• Resource availability. During a 2015 summit between the White House and law enforcement stakeholders, public safety leaders repeatedly said they’d love an EWS – but lack the data science and technology expertise to build them. That makes sense. I don’t think anyone expects our police officers to also be computer science experts. Fortunately, third-party resources are available. The Minneapolis Police Department recently contracted with Benchmark Analytics, a Chicago-based firm that is one of many EWS software vendors, to provide an EWS that is automated and intakes a ton of data. Of course, that sounds like a big chunk of your budget – but consider the potential benefits of such an investment from a management, civil liability and community trust perspective, not to mention the kind of behavior that goes unnoticed if such a system doesn’t exist.
  • The data itself. When looking into EWS, researchers with the University of Chicago found that many existing systems are neither predictive nor do they identify incidents that can be prevented. That’s obviously a problem, because the whole point of an EWS is to identify concerning behaviors before they escalate. To improve the process, researchers focused on which officers are likely to have an adverse interaction in the next two years and which dispatches are likely to end up having an adverse interaction, improving the Charlotte-Mecklenburg Police Department (CMPD)’s system by 15 to 20 percent and reducing “false positives” by 55 percent. This goes to show that with the right approach, an EWS can be refined into something tangibly beneficial.

How to Get Started

So, you’ve read this blog – but you’re far away from your next budget meeting about potentially contracting with someone to build a new or improve your existing EWS. What can you do? There’s actually a lot you can do without any outside computer whizzes to help. In 2020, the International Association of Chiefs of Police published a report specifically about EWS and how to get them off the ground. They provide these critical steps:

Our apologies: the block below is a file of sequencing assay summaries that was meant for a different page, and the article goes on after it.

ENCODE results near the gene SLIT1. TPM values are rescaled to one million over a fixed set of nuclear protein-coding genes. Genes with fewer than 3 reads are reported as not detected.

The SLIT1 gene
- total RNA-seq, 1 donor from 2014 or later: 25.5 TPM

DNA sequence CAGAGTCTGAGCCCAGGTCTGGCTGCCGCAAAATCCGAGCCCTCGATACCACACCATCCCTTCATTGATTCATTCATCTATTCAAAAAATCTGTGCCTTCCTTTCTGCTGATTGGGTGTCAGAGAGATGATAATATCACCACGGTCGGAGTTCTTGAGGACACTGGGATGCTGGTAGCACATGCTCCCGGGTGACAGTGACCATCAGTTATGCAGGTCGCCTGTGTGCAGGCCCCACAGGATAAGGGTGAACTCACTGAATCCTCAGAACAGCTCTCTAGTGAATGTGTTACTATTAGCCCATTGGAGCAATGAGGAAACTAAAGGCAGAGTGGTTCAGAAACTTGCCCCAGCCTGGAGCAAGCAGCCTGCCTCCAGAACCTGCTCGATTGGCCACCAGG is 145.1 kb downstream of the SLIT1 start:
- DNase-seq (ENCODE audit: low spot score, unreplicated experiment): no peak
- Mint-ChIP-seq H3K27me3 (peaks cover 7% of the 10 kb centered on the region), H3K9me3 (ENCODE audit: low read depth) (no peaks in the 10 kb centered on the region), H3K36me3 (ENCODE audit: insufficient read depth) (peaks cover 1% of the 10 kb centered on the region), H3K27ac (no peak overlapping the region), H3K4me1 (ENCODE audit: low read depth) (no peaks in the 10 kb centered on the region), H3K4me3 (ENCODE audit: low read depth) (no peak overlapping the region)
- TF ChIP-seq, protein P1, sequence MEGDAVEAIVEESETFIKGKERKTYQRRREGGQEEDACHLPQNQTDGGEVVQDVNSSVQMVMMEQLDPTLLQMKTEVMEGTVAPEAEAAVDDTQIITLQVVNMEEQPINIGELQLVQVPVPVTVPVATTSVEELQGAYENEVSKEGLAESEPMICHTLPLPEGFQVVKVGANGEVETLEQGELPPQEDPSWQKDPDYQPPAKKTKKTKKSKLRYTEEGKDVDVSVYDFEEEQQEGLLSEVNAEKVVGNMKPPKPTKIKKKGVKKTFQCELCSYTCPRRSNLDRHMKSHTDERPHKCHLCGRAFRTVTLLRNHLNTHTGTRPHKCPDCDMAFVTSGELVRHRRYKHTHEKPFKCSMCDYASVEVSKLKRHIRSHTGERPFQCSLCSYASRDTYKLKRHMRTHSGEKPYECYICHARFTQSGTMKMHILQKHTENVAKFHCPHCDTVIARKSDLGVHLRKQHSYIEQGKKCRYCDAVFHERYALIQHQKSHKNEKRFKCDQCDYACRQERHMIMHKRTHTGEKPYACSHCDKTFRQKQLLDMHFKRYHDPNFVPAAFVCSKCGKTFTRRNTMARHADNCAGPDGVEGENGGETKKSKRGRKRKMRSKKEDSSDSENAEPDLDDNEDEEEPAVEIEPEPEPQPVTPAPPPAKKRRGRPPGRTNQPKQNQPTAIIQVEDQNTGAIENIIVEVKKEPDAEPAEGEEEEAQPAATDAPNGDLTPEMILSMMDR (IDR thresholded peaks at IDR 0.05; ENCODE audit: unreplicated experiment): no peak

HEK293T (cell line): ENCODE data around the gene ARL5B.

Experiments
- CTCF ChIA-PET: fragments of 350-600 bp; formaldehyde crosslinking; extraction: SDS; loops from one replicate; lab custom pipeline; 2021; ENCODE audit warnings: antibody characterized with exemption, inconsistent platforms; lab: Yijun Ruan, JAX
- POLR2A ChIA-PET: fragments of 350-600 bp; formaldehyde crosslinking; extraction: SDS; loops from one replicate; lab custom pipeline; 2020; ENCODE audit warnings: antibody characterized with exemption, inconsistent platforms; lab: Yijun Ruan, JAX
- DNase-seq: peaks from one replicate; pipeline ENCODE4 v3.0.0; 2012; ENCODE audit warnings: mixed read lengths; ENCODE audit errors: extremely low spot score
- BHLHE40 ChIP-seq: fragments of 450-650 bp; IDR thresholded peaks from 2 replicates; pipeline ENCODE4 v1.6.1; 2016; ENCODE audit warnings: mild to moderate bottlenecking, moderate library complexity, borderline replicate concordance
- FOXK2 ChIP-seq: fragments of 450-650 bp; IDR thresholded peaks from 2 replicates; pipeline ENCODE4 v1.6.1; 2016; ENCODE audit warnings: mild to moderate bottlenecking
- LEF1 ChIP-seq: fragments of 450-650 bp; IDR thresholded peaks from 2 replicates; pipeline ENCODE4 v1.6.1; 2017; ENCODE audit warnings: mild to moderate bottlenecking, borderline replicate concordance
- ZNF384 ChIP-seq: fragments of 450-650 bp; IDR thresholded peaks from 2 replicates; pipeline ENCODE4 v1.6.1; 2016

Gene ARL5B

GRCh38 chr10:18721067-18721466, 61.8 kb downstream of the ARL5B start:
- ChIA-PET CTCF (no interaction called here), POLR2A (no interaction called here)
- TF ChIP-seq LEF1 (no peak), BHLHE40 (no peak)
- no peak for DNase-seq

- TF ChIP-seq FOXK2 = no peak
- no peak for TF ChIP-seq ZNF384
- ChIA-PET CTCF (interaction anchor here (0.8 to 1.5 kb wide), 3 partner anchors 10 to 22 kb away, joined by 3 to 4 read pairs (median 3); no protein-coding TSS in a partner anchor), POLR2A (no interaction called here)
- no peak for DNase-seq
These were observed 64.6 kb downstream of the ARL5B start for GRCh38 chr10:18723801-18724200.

• Consider what items or information should be tracked
  • Address who is responsible for compiling and/or collating the data, who is the supervisor interfacing with the data directly, which officers can see the information and who will manage the data to ensure privacy
  • The role of the supervisor in the process.
  • Consider how information collected and tracked will be used. The goal of this is to identify when intervention is necessary.
  • Determine how to generate reports for supervisors and other designated personnel who need to intervene, if necessary
  • Establish guidance steps for how a supervisor (and officer) should response to the information, and what kind of discipline – or reward, if a positive outcome surfaces – should be used.

While some of the critical steps listed above concern the data sets themselves, many of them address the formal policies and procedures that need to be established regarding how you want your EWS to function once it is up and running. And don’t forget – you’ll need training and regular maintenance to keep an EWS functioning smoothly.

As part of our law enforcement assessments, we regularly review EWS operations or note a department’s potential need for one. We find that third-party oversight not only helps to identify critical operational gaps, but also helps kickstart a new phase of planning for department leaders looking to improve their processes. Feel free to reach out to one of our experts to see how we can help you address your EWS questions.